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  6. Ministers urged to rethink urban regeneration policy

Ministers urged to rethink urban regeneration policy

The Government’s approach to physical regeneration in England’s ex-industrial cities will not work for local residents and requires new thinking, a report by the Centre for Cities has argued.

The report pointed out that over the past decade the blueprint for city regeneration has been to build houses, offices, apartment blocks and science parks on the assumption that this could spark economic growth in any urban area or neighbourhood.

Some £5bn has been spent on physical regeneration by regional development agencies outside London, the report noted. It also pointed out that many regeneration projects have not ‘turned around’ local economies or the lives of local residents in the way that had been hoped. 

According to the report an average underperforming regeneration project in England generated 40 per cent fewer jobs than anticipated when originally planned. Vacant housing in these areas has often remained and office space is often difficult to let.

The Centre has urged city leaders and Government to adopt a new approach, focused on addressing the scars of industrial decline directly and learning from pioneering initiatives used in US and Germany.

Its report argued that local and national politicians should accept that using regeneration plans to ‘go for growth’ hasn’t worked in every urban neighbourhood and can have negative as well as positive consequences on a city’s economy and residents.

“A new way forward might mean building a park rather than a science park, or turning tiny terraces into larger homes, rather than knocking them down and building one bed flats. Communities should be given the power to decide on plans, testing out the neighbourhood planning approach in the Localism Bill,” the report stressed.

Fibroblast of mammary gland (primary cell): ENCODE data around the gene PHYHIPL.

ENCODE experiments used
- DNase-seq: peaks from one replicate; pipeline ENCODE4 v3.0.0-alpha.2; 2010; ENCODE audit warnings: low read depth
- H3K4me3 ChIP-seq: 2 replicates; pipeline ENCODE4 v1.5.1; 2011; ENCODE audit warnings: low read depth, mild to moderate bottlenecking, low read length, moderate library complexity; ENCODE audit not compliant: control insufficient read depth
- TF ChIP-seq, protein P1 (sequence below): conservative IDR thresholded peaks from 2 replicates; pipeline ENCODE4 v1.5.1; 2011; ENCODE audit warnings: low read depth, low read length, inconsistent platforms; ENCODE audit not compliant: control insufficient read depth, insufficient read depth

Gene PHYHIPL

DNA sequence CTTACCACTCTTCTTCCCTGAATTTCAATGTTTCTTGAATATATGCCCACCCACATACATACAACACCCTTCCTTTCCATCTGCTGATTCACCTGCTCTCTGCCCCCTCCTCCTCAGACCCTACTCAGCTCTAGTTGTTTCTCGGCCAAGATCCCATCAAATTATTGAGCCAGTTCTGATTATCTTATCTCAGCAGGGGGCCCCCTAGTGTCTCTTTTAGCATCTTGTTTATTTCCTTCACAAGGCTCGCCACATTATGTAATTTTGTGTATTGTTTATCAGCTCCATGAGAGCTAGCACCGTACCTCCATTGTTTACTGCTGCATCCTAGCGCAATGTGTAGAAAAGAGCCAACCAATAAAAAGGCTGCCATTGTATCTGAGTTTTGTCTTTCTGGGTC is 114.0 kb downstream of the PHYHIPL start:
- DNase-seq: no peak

It also said that the Coalition should find new money for the Housing Market Renewal Pathfinder areas. “The programme needs reviewing. Frequently its sound principles were poorly implemented. But the Coalition’s decision to leave the scheme unfinished means the communities concerned will bear an unfair cost.”

Alexandra Jones, chief executive of the Centre for Cities, said: “In the past, city leaders and national government have championed the replacement of out-of-use steel works and empty terraces with office and apartment blocks. These projects did not improve opportunities for local residents in the way they had hoped, and public and developer finance is now limited.

“Shifting plans from building a science park to creating a public park in these places is not about giving up on growth – it’s about improving the area for local residents, who should be at the heart of the decision-making process. This is an approach that has worked for US and German cities. Ambition and innovation from city leadership are the key ingredients.”

Read the Centre for Cities news release and access the report.


Roger Milne

16 December 2010